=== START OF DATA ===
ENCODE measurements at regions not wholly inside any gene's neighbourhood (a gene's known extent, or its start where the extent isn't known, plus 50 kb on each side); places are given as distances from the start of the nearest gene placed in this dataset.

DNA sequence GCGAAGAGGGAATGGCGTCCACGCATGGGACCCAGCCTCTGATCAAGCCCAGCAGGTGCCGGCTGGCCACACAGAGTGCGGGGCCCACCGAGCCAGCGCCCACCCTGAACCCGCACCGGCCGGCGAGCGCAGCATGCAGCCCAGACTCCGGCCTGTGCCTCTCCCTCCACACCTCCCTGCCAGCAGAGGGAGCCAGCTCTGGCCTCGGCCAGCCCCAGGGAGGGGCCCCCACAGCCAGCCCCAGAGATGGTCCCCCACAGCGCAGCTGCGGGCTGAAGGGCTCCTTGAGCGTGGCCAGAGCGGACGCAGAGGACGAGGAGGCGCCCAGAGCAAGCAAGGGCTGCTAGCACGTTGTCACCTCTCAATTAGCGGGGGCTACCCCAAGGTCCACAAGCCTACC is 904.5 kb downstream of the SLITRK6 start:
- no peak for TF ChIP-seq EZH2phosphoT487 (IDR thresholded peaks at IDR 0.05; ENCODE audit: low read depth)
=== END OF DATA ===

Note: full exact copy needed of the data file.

ENCODE measurements at regions not wholly inside any gene's neighbourhood (a gene's known extent, or its start where the extent isn't known, plus 50 kb on each side); places are given as distances from the start of the nearest gene placed in this dataset.

DNA sequence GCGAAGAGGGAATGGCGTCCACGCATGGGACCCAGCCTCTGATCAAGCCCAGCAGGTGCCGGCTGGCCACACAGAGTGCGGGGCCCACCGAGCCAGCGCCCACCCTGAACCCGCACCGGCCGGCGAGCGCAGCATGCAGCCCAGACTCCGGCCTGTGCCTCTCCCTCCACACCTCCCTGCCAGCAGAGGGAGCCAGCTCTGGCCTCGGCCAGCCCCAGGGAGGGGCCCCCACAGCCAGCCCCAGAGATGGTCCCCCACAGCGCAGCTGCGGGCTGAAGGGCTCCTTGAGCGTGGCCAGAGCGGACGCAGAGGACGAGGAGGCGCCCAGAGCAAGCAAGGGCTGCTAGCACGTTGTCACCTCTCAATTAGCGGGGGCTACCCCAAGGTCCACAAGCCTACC is 904.5 kb downstream of the SLITRK6 start:
- no peak for TF ChIP-seq EZH2phosphoT487 (IDR thresholded peaks at IDR 0.05; ENCODE audit: low read depth)